“During the next four years, we’ll help more citizens to own their health plan, to own a piece of their retirement, to own their own home or their own small businesses,” Bush told supporters at a Washington fundraiser last month. “We’ll usher in a new era of ownership in America, with an agenda to help all our citizens save and build and invest, so every person owns a part of the American dream.”
“We’ll be working to build a culture of ownership in America,” he told participants in a voter round-table in Annandale, Va., this month. “We want more people owning things in this country.”
The lack of specifics has rattled some conservatives. Like his father 12 years ago, they say, Bush needs to articulate a bold domestic agenda, or risk losing the election by seeming out of touch with voters’ pocketbook concerns.
“He needs to do something to assure core supporters that things aren’t out of control ... and that the administration stands for something,” said John Samples, director of the Center for Representative Government at the libertarian Cato Institute.
Former Republican congressman and Secretary of Housing and Urban Development Jack Kemp, a tax reform advocate, said he was optimistic about what he was hearing from Bush.
“On the stump, he’s talking about this ownership society, about stakeholder democracy and the democratization of capitalism,” Kemp said. “I’ve been working with the platform drafters, and I have a good feeling they’re going to be articulating these ideas.”
Any fears about Bush’s vision will be laid to rest when he takes the podium in New York on Sept. 2, the final night of the Republican convention, his supporters say.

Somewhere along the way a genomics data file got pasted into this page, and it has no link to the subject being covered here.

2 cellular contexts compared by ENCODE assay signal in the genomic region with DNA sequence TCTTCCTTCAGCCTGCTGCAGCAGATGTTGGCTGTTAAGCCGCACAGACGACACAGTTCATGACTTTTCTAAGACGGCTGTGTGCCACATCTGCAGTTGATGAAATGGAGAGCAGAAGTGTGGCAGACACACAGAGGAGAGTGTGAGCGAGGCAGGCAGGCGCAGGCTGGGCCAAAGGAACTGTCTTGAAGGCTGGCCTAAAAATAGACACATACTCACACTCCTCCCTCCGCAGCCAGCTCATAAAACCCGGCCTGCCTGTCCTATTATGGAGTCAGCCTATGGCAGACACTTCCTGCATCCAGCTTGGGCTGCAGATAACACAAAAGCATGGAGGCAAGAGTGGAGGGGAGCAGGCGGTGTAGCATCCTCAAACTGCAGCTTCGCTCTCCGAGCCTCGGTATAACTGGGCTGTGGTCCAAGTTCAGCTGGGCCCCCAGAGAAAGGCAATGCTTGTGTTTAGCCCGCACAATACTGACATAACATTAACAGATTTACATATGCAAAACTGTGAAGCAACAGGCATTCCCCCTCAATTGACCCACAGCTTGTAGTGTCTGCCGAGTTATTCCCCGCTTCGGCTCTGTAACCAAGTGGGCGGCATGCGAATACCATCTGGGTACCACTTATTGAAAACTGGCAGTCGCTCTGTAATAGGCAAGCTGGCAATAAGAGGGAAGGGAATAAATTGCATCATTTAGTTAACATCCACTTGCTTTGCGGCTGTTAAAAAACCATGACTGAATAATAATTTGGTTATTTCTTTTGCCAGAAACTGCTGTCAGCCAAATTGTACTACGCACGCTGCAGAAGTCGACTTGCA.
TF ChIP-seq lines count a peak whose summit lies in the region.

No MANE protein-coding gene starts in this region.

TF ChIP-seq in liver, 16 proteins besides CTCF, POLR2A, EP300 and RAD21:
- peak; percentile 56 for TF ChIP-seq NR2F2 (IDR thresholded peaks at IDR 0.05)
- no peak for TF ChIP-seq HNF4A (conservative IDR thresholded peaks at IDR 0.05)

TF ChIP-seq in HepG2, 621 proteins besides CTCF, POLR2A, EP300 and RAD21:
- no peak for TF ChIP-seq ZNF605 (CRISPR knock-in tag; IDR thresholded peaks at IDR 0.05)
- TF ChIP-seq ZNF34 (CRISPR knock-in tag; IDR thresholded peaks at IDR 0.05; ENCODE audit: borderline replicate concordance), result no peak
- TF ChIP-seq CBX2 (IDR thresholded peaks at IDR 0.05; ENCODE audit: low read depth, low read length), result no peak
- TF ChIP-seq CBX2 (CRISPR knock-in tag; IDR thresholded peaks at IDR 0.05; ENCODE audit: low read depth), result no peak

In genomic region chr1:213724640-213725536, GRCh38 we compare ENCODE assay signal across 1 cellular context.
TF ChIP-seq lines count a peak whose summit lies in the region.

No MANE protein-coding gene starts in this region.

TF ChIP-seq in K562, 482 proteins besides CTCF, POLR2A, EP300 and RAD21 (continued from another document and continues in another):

Greg Valliere, chief strategist for the nonpartisan Charles Schwab Washington Research Group, agreed that Bush would trumpet his tax and ownership themes at the convention.
But he thought the president would stop short of endorsing an aggressive tax overhaul initiative, which could entail eliminating popular tax breaks such as the mortgage interest deduction, or calling for a specific Social Security privatization plan containing offsetting benefit cuts or payroll tax increases.
“Obviously, there are some activist conservatives who want to see him come up with a blockbuster, but I think his inner circle will be more cautious,” Valliere said. “You need to prepare people for this. You need trial balloons. Big ideas create fat targets. I think it’s unlikely there will be anything huge.”
Bruce Bartlett, senior fellow at the conservative National Center for Policy Analysis, said foreign policy would dominate Bush’s second term and that the “ownership society” agenda would become largely rhetorical.
“It sounds to me like something a focus group came up with,” Bartlett said. “There’s a desire for something meatier, but I just don’t think they have anything to give them. So they’re going to try to substitute rhetoric for substance, and hope that’s good enough to get them through the election.”
Even if Bush surprised the skeptics and pushed hard for aggressive second-term domestic initiatives, it remains uncertain whether Congress would have the stomach for such change in the face of widening federal deficits.
It also is unclear whether the public would be eager to assume more “ownership” of their financial futures in the aftermath of the stock market collapse, mutual fund scandals, diminished 401(k) account values and a struggling job market.